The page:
More and more business owners are getting their teams set up on dynamic and easily accessible Cloud platforms that centralize business processes and applications. However, as this becomes a more popular option, many businesses are beginning to weigh the pros and cons of different platform options.
From functionality, to access, to design, there are a lot of factors that go into choosing the right Cloud platform for business. However, the most important consideration is without a doubt security. As the digital business landscape becomes more and more susceptible to cyber threats, choosing a Cloud platform that has been designed with security in mind is critical to safeguarding company data.
Arguably the two most popular Cloud platforms for business are Microsoft’s Office 365 and Google’s G Suite. Office 365 has long been the most widely-used among business owners. It mirrors familiar Windows apps, making it an easy-to-navigate, productivity powerhouse for businesses.
G Suite is newer, but in terms of security, specifically, Google has had a history of producing very secure software. Though Microsoft also has a strong security infrastructure, it has had to address quite a few security holes. However, when you lay the features out side-by-side and make all the necessary considerations, the security infrastructures for G Suite and Office 365 run pretty much neck-in-neck.
Google has a vast network of data centers, built with custom-designed servers and a unique operating system for security and performance. Because Google controls and monitors its entire hardware stack, threats can be addressed and blocked quickly. G Suite also offers full data encryption – both in transit and at rest. Not to mention G Suite’s machine learning strategies that help detect threats intuitively.
In terms of protecting user data, Google has a stellar track record. Google takes malware threats very seriously and uses a variety of strategies to prevent, detect and expel malicious malware. Google’s malware strategy is centered around infection prevention by using both automatic and manual scanners to immediately scour the Google search index to identify websites that may be malware or phishing traps.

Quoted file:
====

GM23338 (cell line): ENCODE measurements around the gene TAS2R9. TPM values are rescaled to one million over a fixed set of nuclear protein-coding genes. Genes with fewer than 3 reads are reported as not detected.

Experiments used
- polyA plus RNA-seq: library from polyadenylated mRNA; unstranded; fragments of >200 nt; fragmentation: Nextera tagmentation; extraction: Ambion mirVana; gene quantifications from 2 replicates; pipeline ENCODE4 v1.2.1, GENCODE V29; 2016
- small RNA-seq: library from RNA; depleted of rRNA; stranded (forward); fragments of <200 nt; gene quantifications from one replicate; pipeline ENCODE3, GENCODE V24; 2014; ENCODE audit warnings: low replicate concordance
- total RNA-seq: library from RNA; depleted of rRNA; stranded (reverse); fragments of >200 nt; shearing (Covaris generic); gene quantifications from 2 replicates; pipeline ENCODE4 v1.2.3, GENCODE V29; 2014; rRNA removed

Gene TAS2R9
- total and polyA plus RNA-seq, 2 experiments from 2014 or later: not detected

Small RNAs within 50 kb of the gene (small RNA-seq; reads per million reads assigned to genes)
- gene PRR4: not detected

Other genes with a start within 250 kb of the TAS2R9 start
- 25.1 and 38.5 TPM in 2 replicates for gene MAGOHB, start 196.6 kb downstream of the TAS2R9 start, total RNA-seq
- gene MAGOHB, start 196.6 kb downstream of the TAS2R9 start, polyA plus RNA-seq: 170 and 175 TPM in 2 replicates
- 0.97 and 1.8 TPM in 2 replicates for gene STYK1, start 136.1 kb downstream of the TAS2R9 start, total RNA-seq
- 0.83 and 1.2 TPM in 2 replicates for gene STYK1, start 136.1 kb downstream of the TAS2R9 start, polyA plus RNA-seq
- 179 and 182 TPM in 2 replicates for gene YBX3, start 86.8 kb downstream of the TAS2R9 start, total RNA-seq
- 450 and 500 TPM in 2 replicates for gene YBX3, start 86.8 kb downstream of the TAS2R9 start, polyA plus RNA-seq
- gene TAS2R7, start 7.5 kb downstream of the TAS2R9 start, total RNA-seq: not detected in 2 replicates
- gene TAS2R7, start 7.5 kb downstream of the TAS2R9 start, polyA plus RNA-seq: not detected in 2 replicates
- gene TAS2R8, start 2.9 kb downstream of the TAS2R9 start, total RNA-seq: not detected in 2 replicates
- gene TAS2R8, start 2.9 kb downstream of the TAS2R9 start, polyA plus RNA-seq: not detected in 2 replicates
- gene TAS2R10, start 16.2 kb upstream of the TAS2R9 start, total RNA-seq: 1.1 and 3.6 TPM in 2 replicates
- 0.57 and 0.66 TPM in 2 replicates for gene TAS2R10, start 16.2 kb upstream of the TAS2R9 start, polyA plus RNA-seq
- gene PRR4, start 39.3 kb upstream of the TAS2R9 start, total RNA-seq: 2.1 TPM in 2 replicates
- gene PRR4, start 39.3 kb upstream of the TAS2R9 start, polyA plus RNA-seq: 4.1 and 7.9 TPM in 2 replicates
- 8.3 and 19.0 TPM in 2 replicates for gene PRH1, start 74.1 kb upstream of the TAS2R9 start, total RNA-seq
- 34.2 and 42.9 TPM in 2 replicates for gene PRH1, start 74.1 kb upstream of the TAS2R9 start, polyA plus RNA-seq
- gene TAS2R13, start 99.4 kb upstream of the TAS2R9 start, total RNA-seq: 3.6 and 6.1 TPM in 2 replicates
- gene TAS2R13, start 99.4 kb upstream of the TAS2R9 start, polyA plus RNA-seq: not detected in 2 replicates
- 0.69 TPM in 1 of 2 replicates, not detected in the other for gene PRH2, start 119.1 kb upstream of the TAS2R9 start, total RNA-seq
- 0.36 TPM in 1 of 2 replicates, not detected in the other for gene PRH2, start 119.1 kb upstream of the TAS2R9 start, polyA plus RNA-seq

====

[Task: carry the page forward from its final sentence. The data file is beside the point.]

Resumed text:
G Suite is designed specifically with strict privacy and security standards in mind – based on industry-wide best practices. For organizations with compliance standards, G Suite is fully adherent. Google backs up these compliance promises with strong user contracts to ensure compliant environments are maintained.
Google has the following compliance certifications:
G Suite has been consistently challenged in this area because initially, Google offered a very limited set of security management features for IT administrators from within the Admin Console. Even now, businesses should carefully examine G Suite’s user controls, to ensure they cover the individual needs of different organizations.
However, G Suite has made strides in improving administrative control and they’re continuing to work on new strategies as well. Administrators can now more easily manage user accounts and control access and user permissions. This helps prevent access to and sharing of sensitive company information by employees with unauthorized third parties.
G Suite’s documented activity logs cannot be tampered with – so there’s always a concrete record of activity to explore. The G Suite activity log can be accessed through Google’s API Console.
When it comes to software and system updates, G Suite is fully loaded. Since the platform has always been fully integrated with the Cloud, software updates are in constant motion, automatically weeding out weak security spots.
Though Office 365 has had some bugs to work out in terms of threat detection, the most recently updated Exchange Online Advanced Threat Protection (ATP) offers an email filtering service that specifically targets the most advanced spam and threats including malware viruses. This offers real-time protection against malicious URLs carrying phishing traps or other malware infections.
For Office 365, the design and implementation of the platform were created with Cloud security in mind. Data encryption is also a top priority in Office 365. The platform is equipped with multiple layers of encryption technologies to protect data of all kinds – both in transit and at rest.
Office 365 has over 900 controls built-in to its compliance framework. This enables the platform to stay up to date with ever-evolving industry compliance standards. Microsoft also has a specialist compliance team that continuously tracks standards and regulations to help develop common control sets to be built into the program.
Office 365 has the following compliance certifications: